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Lactic acid
Lactic acid

Lactic acid, a member of the alpha hydroxy acid (AHA) family, is a well-regarded ingredient in the field of dermatology and skincare for its exfoliating and moisturizing properties. Naturally occurring in sour milk and other fermented products, lactic acid is also produced in the human body and plays a role in various metabolic processes.

In skincare, lactic acid is primarily known for its ability to gently exfoliate the skin. By breaking down the bonds that hold dead skin cells together on the skin's surface, lactic acid helps to promote the shedding of these cells, revealing fresher, brighter skin underneath. This exfoliation process not only improves skin texture and tone but also stimulates cell renewal.

One of the key advantages of lactic acid over other AHAs is its moisturizing capability. Lactic acid helps to increase the skin's natural moisturizing factors (NMF), which are essential for keeping the skin hydrated. Its unique ability to draw moisture into the skin makes it particularly beneficial for treating dry and dehydrated skin conditions.

Physiological Effects of Lactic Acid
  1. Exfoliation: A gentle exfoliant that removes dead skin cells from the skin's surface, promoting smooth skin.
  2. Moisture Retention: It is a humectant, meaning it helps the skin retain moisture, improving hydration and reducing dryness.
  3. Collagen Stimulation: Lactic acid can stimulate collagen production in the deeper layers of the skin, aiding in skin firmness and reducing the appearance of fine lines and wrinkles.
  4. Skin Brightening: It helps in lightening dark spots and evening out skin tone, making it effective in treating hyperpigmentation.
  5. pH Balancing: Lactic acid can help balance the skin's natural pH levels, which is beneficial for maintaining a healthy skin barrier.
Role in Managing Dermatological Skin Conditions
  1. Aging Skin: Its collagen-stimulating and exfoliating properties make lactic acid effective in anti-aging treatments, reducing signs of aging like wrinkles and age spots.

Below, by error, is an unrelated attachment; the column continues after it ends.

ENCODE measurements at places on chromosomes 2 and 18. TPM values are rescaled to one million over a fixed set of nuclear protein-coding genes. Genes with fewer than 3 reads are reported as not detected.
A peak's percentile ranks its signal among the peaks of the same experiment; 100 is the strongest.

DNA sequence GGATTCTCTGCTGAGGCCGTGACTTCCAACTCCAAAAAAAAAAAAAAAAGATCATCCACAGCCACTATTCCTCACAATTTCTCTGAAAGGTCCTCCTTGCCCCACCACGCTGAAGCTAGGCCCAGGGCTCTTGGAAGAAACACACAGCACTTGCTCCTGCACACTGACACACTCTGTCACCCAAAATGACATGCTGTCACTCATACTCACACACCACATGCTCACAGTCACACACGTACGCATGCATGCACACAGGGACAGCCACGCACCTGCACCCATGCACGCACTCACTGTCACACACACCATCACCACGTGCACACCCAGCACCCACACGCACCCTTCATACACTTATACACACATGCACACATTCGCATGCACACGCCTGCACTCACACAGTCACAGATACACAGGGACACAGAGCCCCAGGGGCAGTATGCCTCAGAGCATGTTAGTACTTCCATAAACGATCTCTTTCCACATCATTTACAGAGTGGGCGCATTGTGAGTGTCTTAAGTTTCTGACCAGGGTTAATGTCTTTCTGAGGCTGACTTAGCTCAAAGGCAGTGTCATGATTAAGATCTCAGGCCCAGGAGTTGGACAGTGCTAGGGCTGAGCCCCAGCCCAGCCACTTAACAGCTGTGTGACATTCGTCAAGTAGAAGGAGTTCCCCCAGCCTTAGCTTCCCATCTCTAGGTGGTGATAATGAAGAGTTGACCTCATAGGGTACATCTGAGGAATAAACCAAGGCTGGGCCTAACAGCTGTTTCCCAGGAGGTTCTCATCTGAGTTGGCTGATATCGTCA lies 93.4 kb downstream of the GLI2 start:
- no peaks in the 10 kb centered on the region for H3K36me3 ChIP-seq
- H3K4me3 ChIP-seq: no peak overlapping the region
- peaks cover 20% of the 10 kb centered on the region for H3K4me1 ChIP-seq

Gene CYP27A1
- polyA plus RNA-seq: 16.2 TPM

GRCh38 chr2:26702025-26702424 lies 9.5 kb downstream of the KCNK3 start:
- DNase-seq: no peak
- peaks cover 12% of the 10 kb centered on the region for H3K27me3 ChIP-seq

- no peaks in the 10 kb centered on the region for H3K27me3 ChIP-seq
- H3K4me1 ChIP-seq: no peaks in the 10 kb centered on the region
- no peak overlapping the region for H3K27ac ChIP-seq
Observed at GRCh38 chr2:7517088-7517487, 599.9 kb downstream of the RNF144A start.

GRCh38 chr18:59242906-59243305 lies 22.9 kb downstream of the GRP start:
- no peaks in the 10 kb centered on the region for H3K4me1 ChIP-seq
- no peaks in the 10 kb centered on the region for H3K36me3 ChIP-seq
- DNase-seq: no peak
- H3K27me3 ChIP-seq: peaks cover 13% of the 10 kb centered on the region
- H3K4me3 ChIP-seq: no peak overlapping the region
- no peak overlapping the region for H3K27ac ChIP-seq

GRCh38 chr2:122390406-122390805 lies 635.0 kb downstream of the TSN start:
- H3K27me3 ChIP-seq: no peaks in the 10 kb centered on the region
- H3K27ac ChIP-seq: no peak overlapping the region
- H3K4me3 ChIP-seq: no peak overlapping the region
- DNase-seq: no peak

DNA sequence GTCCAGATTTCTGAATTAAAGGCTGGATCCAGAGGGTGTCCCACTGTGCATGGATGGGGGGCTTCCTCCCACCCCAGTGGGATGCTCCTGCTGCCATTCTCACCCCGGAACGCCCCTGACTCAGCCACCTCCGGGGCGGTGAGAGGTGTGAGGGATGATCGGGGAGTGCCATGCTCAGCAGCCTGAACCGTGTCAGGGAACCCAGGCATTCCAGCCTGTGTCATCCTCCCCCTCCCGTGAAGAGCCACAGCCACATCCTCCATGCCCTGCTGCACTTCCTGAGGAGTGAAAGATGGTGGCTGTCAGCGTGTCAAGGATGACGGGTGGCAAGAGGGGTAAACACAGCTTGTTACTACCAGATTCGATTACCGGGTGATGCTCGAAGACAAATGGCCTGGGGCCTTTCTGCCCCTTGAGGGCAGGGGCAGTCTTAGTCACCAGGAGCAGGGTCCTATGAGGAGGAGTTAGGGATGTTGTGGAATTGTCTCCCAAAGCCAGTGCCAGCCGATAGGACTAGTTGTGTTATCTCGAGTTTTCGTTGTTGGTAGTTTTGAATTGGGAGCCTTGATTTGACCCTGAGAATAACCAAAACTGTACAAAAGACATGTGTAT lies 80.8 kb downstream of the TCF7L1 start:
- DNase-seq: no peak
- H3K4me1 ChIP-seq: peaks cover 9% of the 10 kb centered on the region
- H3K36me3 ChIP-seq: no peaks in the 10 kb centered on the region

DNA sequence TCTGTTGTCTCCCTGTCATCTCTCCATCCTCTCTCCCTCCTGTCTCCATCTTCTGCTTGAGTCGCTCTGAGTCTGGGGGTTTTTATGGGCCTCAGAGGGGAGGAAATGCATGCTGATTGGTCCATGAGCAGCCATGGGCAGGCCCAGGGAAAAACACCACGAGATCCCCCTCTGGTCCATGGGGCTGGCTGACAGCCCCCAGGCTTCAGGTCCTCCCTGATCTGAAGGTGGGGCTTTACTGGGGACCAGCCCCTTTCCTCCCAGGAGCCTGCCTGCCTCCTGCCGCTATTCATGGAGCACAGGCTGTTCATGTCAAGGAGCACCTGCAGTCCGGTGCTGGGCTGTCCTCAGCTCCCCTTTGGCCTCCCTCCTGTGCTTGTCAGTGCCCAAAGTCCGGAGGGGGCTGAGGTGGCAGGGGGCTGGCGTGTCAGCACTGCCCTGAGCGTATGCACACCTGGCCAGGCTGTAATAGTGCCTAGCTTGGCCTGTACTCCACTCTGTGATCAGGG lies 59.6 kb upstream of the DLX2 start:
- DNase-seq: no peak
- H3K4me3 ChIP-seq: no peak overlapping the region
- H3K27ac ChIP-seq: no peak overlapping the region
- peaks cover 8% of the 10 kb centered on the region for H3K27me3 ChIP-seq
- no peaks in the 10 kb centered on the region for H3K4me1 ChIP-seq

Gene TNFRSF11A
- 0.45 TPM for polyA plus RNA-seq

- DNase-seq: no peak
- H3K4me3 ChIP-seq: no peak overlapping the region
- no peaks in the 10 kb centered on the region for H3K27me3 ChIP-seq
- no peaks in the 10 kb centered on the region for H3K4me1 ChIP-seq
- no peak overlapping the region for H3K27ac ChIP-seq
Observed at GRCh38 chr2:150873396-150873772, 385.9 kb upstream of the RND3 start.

2. Acne-Prone Skin: By unclogging pores and removing dead skin cells, lactic acid can help reduce acne breakouts.
  3. Dry Skin (Xerosis): Its humectant properties are beneficial in hydrating and relieving dry skin.
  4. Hyperpigmentation: Lactic acid is used to treat hyperpigmentation issues, including melasma and sun damage.
  5. Keratosis Pilaris: It can help in managing keratosis pilaris by exfoliating the excess keratin that blocks hair follicles.
  • Smith, W. P. (1996). Epidermal and dermal effects of topical lactic acid. Journal of the American Academy of Dermatology.
  • Kornhauser, A., Coelho, S. G., & Hearing, V. J. (2010). Applications of hydroxy acids: classification, mechanisms, and photoactivity. Clinical, Cosmetic and Investigational Dermatology.
  • Stiller, M. J., et al. (1996). Topical 8% glycolic acid and 8% L-lactic acid creams for the treatment of photodamaged skin. A double-blind vehicle-controlled clinical trial. Archives of Dermatology.
  • Rawlings, A. V., Davies, A., Carlomusto, M., Pillai, S., Zhang, K., Kosturko, R., ... & Watson, D. (1996). Effect of lactic acid isomers on keratinocyte ceramide synthesis, stratum corneum lipid levels and stratum corneum barrier function. Archives of Dermatological Research, 288(7), 383-390.